General Motors is bailing on CES 2020, the big annual consumer technology showcase in Las Vegas, after its plans to showcase an autonomous, electric vehicle were derailed by the 40-day UAW strike this fall. New evidence suggests that vehicle may have been Cadillac’s upcoming EV crossover.
MotorTrend got GM to confirm that it was pulling out of CES, which takes place in January, though CEO Mary Barra in an interview said only that the vehicle they had planned to unveil was electric and featured autonomous technology — two key areas where the automaker plans to focus in the future. The automaker said the model simply wasn’t ready. But MT said it then received an invitation from Cruise, GM’s self-driving vehicle subsidiary, to an event later in January in San Francisco. That suggests the automaker could have been planning a different vehicle to show at CES than its self-driving Cruise AV “robotaxi,” which famously features no steering wheel or pedals.
Cadillac showed off a digital rendering of a forthcoming unnamed electric crossover in Detroit in January, saying only that it would be available in both two- and all-wheel drive and sold globally. GM has said Cadillac will be its lead brand as GM delves into EV technology. The speculation is that the crossover will also feature Cadillac’s Super Cruise semi-autonomous highway driving technology.
Whatever the vehicle was, or is, Barra said it’ll be ready for viewing in the first half of 2020.
GM has been developing the Chevrolet Bolt-based Cruise AV, a fully autonomous car, alongside its Cruise self-driving technology subsidiary, and building them at Orion Assembly plant near Detroit. It had once planned to debut a fleet of ride-hailing Cruise AV robot axis by the end of this year but realized the timeline was not realistic.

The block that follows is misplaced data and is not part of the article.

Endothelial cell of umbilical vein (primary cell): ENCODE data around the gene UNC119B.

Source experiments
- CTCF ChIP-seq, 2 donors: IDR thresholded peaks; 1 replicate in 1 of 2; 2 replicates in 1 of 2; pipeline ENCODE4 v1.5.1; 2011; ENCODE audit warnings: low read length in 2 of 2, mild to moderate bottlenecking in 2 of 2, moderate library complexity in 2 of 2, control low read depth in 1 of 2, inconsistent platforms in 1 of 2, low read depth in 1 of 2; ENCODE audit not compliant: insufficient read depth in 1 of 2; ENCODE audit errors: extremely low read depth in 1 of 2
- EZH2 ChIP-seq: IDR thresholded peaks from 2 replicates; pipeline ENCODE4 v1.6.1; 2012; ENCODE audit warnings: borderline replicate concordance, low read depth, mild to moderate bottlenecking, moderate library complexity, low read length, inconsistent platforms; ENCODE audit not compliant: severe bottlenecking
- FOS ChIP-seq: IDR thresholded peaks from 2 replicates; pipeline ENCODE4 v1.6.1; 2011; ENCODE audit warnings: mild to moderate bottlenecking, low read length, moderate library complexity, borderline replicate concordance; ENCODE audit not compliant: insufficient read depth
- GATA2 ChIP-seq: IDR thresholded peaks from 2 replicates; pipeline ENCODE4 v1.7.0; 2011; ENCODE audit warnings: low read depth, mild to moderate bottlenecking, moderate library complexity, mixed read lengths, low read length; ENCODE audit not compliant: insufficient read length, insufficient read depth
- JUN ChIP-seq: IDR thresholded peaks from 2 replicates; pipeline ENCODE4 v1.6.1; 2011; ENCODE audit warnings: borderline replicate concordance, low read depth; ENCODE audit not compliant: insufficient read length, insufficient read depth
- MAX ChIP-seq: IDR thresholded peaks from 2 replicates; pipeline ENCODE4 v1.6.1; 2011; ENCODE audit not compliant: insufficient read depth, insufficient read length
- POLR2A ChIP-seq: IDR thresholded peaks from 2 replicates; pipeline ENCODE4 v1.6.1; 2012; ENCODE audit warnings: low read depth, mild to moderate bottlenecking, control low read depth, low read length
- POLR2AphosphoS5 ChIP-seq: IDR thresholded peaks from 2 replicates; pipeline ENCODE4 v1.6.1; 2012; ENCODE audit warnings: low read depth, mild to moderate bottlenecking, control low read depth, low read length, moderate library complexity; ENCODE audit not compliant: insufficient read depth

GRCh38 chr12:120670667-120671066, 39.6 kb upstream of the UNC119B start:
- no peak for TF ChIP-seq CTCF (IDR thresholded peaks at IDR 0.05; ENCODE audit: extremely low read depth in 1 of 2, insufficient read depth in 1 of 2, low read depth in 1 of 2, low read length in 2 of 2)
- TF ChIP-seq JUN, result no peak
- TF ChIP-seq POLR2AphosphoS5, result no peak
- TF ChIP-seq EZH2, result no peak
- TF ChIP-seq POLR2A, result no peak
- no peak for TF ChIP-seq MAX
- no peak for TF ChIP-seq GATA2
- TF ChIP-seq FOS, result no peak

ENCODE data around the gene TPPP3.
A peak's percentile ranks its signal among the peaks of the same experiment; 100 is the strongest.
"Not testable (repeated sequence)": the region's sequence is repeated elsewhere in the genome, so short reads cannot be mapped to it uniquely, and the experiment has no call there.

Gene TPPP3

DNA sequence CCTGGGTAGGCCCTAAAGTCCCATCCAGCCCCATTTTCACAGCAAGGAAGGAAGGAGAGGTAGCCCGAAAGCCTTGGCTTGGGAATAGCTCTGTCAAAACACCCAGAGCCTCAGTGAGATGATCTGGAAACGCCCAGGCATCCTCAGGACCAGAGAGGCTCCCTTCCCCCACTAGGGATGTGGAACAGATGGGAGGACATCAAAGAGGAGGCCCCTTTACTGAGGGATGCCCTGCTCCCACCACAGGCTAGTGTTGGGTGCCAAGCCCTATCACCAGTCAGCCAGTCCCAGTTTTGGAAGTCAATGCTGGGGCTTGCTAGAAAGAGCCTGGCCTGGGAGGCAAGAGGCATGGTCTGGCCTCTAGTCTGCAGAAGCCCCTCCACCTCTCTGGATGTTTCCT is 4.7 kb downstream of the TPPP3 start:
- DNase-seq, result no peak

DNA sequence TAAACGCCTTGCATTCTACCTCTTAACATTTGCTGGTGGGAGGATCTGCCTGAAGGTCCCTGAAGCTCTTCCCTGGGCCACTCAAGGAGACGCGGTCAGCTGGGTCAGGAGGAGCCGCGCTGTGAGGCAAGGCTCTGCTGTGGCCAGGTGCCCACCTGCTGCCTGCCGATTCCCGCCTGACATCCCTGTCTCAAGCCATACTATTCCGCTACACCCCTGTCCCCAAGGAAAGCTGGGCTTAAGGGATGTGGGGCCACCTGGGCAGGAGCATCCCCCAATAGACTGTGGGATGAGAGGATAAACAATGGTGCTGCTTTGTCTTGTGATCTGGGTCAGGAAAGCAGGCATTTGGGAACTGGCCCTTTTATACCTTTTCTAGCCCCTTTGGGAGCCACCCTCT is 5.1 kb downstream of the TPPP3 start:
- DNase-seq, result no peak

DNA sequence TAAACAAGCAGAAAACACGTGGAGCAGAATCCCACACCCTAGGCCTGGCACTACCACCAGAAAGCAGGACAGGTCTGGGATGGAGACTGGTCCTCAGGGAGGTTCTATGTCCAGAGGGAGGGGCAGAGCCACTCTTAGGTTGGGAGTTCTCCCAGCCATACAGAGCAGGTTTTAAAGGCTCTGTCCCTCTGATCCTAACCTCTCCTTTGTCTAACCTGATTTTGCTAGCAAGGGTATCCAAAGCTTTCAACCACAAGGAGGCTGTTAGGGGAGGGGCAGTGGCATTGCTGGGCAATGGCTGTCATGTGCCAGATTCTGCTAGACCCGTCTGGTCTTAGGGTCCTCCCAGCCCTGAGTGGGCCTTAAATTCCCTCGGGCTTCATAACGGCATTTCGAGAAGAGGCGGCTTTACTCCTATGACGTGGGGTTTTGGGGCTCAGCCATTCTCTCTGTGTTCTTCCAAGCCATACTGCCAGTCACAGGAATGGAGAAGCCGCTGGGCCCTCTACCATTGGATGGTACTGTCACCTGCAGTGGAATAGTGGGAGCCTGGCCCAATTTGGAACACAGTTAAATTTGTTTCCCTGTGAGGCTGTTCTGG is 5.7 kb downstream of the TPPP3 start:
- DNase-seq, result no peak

Testing of the robot axis continues in San Francisco, Phoenix and Michigan. As for timing on a new timeline for fleets of Cruise AVs to take over the streets, Barra wouldn’t show her hand. “We see a line of sight but we’re not going to put another date out there,” she told MT, adding it was more important to “gain customer trust and usage.”
As for Cadillac, any new reveal would likely come after the all-new Escalade SUV in February and amid a product blitz that will see it introduce a new or redesigned model roughly every six months through 2021. Cadillac President Steve Carlisle told Automotive News the new Escalade will get Super Cruise with expanded features, possibly including automatic lane-changing capability.